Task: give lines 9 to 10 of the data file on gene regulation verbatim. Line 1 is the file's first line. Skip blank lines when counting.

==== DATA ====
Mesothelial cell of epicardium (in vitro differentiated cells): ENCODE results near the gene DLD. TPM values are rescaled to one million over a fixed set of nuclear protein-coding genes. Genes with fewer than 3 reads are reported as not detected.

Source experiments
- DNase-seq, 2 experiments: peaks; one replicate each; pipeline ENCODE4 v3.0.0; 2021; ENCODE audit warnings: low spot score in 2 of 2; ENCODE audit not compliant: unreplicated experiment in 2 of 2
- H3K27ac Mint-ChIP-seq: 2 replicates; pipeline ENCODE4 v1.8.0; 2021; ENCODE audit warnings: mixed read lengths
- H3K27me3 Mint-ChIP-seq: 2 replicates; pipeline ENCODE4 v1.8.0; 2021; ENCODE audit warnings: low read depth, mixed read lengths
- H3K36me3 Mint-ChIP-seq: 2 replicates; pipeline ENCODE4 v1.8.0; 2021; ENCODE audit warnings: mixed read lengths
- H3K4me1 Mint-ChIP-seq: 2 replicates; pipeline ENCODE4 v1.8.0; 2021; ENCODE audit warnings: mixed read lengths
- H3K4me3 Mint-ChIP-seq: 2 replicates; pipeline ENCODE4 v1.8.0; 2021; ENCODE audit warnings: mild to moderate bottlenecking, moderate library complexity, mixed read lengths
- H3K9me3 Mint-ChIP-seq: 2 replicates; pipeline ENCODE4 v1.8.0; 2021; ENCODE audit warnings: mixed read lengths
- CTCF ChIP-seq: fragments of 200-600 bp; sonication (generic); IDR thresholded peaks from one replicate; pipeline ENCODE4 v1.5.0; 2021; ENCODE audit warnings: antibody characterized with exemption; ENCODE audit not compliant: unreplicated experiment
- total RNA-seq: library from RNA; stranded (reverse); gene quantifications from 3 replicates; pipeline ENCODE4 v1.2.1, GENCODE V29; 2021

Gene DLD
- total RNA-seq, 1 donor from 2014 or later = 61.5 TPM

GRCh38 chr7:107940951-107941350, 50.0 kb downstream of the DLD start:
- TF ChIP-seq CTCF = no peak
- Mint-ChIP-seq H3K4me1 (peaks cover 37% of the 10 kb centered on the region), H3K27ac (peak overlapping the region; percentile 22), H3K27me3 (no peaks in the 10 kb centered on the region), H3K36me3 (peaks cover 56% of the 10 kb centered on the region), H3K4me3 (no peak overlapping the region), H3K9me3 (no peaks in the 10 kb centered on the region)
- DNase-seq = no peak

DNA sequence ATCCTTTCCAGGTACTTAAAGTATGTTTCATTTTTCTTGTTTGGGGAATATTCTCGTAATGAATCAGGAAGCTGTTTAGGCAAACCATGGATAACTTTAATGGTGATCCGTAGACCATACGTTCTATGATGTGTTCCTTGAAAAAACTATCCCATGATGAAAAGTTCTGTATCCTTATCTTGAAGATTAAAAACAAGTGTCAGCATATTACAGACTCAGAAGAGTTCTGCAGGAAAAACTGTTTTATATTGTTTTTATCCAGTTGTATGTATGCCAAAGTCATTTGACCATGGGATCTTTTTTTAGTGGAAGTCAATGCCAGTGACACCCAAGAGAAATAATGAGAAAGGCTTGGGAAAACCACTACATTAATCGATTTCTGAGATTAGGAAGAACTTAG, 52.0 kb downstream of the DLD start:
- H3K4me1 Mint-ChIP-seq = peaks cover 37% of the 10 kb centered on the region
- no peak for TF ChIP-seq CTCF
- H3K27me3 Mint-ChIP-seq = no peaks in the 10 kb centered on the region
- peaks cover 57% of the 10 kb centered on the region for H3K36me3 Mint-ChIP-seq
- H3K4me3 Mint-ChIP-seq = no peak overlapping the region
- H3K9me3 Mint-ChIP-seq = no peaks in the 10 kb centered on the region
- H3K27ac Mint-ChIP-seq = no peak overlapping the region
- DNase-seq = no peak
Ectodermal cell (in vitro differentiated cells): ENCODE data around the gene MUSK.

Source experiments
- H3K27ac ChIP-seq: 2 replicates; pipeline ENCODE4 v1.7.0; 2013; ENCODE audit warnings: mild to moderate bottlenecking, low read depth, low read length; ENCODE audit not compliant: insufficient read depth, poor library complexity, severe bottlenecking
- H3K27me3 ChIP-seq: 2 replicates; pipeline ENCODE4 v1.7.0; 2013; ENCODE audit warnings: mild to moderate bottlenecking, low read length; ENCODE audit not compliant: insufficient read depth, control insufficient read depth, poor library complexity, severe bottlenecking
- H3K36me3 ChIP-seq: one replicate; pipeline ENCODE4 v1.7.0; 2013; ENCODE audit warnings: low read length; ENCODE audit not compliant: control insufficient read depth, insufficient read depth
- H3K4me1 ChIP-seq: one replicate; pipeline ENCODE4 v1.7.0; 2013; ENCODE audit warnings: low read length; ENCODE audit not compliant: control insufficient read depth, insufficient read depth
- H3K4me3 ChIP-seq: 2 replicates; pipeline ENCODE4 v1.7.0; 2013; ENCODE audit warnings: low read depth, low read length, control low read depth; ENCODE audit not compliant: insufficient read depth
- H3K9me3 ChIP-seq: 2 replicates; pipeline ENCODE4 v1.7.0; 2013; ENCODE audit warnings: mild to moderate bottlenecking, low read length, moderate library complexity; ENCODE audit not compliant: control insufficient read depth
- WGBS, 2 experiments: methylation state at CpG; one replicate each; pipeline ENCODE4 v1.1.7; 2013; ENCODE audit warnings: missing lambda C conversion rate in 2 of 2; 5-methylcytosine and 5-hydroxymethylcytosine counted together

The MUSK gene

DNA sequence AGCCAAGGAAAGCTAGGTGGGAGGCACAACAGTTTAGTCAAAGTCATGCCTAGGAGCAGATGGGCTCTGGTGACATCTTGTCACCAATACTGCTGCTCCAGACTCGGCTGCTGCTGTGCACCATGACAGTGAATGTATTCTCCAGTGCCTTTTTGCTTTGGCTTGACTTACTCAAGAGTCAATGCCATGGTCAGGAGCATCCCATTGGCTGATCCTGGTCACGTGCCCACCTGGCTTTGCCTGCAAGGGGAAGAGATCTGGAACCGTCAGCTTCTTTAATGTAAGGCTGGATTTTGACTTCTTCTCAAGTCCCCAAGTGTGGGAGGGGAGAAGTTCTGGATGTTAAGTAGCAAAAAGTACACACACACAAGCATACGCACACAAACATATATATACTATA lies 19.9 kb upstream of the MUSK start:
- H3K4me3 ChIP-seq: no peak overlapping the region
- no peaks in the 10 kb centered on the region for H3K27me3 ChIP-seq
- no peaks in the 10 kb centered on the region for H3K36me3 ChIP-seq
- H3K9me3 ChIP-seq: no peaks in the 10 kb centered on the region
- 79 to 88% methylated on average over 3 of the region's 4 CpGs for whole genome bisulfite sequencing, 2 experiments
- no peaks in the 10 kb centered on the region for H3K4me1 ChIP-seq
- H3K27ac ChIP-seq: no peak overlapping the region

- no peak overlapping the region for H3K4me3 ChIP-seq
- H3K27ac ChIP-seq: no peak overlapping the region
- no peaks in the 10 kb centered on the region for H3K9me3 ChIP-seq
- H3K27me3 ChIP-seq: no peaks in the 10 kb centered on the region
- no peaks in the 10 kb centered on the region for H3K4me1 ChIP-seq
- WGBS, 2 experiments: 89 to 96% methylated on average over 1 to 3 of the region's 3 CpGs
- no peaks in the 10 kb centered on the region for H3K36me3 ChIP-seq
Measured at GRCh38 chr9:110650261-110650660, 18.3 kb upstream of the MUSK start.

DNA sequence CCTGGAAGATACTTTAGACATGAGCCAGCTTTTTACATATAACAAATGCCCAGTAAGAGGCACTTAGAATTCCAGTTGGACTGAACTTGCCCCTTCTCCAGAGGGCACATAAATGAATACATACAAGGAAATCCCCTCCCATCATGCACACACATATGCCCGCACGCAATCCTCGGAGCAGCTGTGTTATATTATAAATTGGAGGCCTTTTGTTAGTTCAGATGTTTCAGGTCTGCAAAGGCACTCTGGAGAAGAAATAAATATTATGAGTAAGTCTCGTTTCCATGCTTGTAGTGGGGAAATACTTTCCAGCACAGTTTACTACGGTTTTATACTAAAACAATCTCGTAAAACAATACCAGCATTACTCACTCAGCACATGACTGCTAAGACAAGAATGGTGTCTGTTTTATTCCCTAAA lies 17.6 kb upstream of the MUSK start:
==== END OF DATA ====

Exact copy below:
- H3K9me3 Mint-ChIP-seq: 2 replicates; pipeline ENCODE4 v1.8.0; 2021; ENCODE audit warnings: mixed read lengths
- CTCF ChIP-seq: fragments of 200-600 bp; sonication (generic); IDR thresholded peaks from one replicate; pipeline ENCODE4 v1.5.0; 2021; ENCODE audit warnings: antibody characterized with exemption; ENCODE audit not compliant: unreplicated experiment